On Wednesday, Republican presidential nominee Donald Trump shook up his campaign leadership team yet again — effectively demoting current campaign chairman, and adviser to dictators, Paul Manafort and putting in charge Stephen Bannon, the head of right-wing news site Breitbart.
For months, Manafort has reportedly been trying to rein in the candidate, as have other high-profile Republican figures like Speaker of the House Paul Ryan and Republican National Committee Chairman Reince Priebus. So too, according to the New York Times, have his three oldest children.
The staffing change more or less puts an end to the already mythical notion Trump is preparing a so-called "pivot" for the general election phase of the campaign. Indeed, in an interview with Wisconsin station WKBT-TV the day prior to the overhaul, Trump said, "Everyone talks about, 'oh, you've got to pivot.' I don't want to pivot. I don't want to change. You have to be you."
In place of that, Trump is offering Bannon. Under Bannon's tenure, the often-brash and offensive Breitbart increasingly became involved with the so-called "alt-right," a loosely organized network of online white supremacists which has indirectly fueled some of Trump's more egregious controversies. Trump's elevation of the Breitbart wing is an ominous sign about the direction of the GOP under its current standard-bearer — a direction that even Trump's loss may not halt.
In April, the Southern Poverty Law Center wrote Breitbart had "undergone a noticeable shift toward embracing ideas on the extremist fringe of the conservative right. Racist ideas. Anti-Muslim and anti-immigrant ideas — all key tenets making up an emerging racist ideology known as the Alt-Right."
Headlines in the past year, the SPLC noted, have included a screed on how "Political Correctness Protects Muslim Rape Culture," from anti-immigrant politician Tom Tancredo; an attack on Pope Francis citing the racist novel Camp of the Saints; and a headline on the August 2015 murder of two journalists by a former colleague titled "Race Murder in Virginia: Black Reporter Suspected of Executing White Colleagues – On Live Television!"
The "race murder" post, the SPLC pointed out, was similar to Council of Conservative Citizens propaganda cited in the manifesto of Dylann Storm Roof, the neo-Confederate mass shooter charged with killing nine black members of Emanuel AME Church in Charleston, South Carolina two months earlier.
The site's other major contribution to public discourse has been Milo Yiannopoulos, the professional provocateur who recently found himself banned from Twitter for organizing a campaign to send actress Leslie Jones racist memes en masse.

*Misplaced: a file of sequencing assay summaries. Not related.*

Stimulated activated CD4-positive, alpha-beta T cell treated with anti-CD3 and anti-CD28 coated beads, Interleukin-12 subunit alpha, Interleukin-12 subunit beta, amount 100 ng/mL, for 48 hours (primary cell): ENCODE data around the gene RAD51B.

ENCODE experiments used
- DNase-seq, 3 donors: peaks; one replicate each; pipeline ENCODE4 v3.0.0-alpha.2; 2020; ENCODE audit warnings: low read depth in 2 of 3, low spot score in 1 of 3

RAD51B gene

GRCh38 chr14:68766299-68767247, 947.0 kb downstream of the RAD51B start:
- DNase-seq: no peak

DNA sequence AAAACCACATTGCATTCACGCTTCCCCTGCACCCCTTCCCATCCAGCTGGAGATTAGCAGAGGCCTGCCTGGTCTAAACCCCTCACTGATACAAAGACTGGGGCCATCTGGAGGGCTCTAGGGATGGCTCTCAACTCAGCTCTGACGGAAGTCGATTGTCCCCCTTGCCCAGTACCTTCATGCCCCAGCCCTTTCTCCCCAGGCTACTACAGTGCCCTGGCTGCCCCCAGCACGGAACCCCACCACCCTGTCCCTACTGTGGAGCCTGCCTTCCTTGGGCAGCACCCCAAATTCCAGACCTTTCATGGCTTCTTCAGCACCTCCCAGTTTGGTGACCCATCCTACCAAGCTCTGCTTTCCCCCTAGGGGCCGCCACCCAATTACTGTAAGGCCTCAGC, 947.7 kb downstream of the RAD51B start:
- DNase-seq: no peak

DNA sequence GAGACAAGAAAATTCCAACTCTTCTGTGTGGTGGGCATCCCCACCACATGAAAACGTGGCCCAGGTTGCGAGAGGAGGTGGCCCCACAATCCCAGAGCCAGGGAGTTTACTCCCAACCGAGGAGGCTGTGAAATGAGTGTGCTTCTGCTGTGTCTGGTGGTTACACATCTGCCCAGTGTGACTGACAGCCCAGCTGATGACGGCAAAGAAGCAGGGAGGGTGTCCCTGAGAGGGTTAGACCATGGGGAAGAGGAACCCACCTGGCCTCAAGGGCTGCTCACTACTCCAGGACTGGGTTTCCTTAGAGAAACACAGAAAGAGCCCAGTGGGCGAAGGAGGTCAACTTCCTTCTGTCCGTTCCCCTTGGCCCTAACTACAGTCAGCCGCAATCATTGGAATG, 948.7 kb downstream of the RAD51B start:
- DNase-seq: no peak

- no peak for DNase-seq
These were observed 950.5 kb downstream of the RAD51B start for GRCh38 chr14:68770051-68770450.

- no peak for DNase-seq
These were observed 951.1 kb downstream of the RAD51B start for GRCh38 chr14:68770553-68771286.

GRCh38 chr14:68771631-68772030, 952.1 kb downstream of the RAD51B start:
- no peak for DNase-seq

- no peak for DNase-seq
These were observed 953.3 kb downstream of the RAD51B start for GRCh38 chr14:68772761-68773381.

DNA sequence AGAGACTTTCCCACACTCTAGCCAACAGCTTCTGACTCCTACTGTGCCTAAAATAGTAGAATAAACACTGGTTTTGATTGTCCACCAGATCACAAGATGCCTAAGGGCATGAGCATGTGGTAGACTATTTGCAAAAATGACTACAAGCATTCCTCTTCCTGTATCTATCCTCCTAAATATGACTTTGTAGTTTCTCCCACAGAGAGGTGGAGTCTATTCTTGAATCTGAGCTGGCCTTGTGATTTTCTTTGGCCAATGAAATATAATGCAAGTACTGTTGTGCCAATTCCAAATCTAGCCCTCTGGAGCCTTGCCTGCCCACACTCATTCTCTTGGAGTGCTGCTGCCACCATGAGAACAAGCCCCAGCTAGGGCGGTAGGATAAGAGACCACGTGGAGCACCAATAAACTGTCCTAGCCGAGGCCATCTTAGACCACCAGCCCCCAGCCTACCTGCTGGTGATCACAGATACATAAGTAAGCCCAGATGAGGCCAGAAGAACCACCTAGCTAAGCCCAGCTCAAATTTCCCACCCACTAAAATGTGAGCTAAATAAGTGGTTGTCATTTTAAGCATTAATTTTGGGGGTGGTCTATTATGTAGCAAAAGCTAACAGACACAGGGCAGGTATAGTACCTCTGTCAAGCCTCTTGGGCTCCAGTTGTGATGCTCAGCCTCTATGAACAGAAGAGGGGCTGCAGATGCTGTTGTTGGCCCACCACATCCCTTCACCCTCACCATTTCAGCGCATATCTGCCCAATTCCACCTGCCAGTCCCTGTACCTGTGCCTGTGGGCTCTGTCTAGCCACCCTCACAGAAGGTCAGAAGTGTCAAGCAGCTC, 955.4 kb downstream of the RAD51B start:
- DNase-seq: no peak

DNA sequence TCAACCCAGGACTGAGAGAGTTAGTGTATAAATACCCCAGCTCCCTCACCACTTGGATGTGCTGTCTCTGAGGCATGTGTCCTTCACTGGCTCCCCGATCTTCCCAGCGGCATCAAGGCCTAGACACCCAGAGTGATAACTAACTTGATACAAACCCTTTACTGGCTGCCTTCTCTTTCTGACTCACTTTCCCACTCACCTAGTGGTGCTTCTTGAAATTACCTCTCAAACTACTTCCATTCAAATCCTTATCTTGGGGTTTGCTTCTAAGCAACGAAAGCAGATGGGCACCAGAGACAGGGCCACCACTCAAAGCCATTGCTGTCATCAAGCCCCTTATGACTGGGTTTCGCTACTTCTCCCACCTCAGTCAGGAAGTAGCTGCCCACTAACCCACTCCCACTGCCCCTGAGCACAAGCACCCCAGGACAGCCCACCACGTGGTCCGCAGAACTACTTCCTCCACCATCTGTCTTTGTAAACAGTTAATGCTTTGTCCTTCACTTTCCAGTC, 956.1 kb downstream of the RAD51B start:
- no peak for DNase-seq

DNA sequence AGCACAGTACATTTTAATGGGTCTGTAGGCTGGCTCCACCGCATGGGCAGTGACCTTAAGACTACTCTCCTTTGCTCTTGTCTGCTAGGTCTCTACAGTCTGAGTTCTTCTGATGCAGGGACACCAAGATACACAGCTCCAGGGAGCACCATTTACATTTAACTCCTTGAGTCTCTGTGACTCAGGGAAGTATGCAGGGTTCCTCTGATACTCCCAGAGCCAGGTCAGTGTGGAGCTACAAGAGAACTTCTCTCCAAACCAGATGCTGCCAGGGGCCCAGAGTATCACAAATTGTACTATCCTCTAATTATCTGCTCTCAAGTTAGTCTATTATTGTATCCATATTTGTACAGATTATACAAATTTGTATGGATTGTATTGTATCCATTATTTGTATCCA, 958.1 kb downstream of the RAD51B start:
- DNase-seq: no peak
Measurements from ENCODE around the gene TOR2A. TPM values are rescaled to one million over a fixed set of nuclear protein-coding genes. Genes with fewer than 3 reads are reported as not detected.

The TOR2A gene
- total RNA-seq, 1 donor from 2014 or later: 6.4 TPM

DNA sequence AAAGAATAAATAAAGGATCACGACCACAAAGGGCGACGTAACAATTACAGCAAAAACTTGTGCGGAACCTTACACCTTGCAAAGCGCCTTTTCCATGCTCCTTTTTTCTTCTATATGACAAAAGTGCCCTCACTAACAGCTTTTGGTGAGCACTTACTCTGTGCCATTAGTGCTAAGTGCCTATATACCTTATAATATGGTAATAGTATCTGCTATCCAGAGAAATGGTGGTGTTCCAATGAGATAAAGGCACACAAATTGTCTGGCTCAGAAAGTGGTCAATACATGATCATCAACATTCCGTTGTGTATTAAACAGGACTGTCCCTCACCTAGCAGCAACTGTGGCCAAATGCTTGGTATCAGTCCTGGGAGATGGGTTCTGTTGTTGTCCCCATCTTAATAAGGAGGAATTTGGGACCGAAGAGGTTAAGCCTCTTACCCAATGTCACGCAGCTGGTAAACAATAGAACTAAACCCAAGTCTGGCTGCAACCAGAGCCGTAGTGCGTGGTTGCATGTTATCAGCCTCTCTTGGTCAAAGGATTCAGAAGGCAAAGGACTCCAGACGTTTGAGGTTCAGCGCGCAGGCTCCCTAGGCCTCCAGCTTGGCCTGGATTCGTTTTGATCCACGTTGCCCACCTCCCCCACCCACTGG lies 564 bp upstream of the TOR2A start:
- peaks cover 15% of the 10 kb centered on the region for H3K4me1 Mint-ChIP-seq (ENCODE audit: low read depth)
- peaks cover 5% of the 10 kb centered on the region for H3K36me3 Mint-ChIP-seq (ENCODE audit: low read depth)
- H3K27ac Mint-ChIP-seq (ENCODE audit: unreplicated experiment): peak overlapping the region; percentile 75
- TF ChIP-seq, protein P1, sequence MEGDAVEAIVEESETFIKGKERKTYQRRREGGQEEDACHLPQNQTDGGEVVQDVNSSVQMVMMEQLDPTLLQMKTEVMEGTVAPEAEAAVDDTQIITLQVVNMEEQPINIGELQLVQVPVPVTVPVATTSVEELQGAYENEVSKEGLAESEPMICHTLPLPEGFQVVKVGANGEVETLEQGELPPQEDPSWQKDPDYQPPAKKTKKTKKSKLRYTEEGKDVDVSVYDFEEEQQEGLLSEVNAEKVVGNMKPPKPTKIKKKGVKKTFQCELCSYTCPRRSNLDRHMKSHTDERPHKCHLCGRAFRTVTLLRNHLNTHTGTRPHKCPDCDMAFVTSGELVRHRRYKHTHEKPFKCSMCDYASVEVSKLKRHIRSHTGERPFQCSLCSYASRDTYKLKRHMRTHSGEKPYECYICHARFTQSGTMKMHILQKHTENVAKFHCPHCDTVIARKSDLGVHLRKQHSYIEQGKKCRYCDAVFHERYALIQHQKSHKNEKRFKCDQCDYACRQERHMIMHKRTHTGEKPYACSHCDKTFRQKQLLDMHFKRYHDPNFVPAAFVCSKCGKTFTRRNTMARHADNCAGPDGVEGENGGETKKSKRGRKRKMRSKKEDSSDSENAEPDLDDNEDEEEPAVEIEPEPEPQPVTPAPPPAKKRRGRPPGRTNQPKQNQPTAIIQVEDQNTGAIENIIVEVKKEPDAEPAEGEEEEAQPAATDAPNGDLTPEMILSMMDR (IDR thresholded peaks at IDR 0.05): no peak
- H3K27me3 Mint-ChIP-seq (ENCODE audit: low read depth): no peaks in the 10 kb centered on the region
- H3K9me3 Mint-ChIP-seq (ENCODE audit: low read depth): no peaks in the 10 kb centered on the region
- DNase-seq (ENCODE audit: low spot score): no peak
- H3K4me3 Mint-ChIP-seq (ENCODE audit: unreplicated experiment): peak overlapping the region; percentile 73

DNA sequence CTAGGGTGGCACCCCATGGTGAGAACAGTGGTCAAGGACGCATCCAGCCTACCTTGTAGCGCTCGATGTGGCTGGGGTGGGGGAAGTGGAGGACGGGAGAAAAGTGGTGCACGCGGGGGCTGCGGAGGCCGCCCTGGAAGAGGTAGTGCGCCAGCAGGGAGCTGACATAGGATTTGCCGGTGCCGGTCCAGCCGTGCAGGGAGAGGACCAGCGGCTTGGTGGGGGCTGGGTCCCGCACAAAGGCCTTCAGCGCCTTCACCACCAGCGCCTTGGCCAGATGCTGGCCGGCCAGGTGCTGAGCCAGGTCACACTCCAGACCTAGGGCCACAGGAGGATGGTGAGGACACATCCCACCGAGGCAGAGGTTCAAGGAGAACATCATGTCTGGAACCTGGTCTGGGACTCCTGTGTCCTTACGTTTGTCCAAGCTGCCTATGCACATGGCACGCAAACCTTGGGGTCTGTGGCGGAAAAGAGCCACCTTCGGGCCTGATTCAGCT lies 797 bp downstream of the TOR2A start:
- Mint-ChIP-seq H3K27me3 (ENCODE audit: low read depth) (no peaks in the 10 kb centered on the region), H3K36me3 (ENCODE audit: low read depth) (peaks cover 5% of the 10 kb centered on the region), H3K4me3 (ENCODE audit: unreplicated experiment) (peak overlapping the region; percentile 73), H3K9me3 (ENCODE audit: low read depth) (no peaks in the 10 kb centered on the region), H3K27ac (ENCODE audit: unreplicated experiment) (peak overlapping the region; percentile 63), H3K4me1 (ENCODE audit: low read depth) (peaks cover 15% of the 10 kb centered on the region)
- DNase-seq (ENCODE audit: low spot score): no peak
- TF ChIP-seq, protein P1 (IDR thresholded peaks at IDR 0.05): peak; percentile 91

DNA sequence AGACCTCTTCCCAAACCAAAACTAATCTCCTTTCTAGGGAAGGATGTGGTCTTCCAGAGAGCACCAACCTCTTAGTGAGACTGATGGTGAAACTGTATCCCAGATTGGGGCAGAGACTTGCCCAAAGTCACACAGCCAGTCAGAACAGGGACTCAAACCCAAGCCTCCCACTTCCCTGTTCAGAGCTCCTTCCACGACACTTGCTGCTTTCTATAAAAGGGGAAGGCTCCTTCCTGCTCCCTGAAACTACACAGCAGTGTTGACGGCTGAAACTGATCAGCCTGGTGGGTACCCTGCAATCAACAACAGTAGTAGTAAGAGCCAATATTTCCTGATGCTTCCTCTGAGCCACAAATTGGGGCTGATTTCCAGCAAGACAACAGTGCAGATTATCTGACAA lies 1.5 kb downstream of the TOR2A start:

While Breitbart was already more or less operating as a Trump campaign proxy, Bannon's new role is an unmistakable sign Trump plans on betting the last few months of 2016's presidential campaign on the far-right rhetoric many fellow members of his party wished he'd move away from.
It's also another sign Trump simply does not care what more moderate members of his party think, and possibly that he is laying the groundwork to scapegoat those same Republicans for sabotaging his campaign. As the New York Times noted on Wednesday, Trump may even be plotting how he can dominate the political discourse beyond a non-presidential outcome to his campaign with a different kind of pivot — into alt-right media kingpin.
Another prominent conservative media figure to join the Trump team officially this month has been former Fox News Channel chairman Roger Ailes, who left his prior role amid accusations of sexual harassment and is now acting as the billionaire's debate coach.
Trump cannot salvage his sinking poll numbers without reversing his abysmal approval ratings among minorities and the majority of the population that is not male. This is an impossible task, given his support among black voters nationally and in swing states is with no exaggeration approaching zero and the situation also catastrophic with Latino voters and women.
Looks like he's given up on all that. In its place, Trump is banking on an improbable win predicated entirely on the minority of predominantly white, male voters who find him and Breitbart equally appealing. It's a bad deal for someone genuinely seeking the presidency, but a great deal for the fringe conservatives who have found their mouthpiece in Trump.
Sure, the evil that men do lives after them. But even worse is the prospect that the 70-year-old Trump has no plans to excuse himself from the political arena if Nov. 8 goes badly for him, and the near certainty his shadow will be hanging over U.S. politics a long, long time.
Lest anyone conclude this is a purely Trumpist phenomenon, this is the logical endpoint of decades of Republican Party officials alternately shrugging and cheerleading as their party moved ever-further to the far right. If the Trump-Breitbart alliance is the black hole of conservative politics in 2016, it should be remembered who exactly scoffed at the idea there's no such thing as an event horizon, a point of no return, a great crunch that destroys all.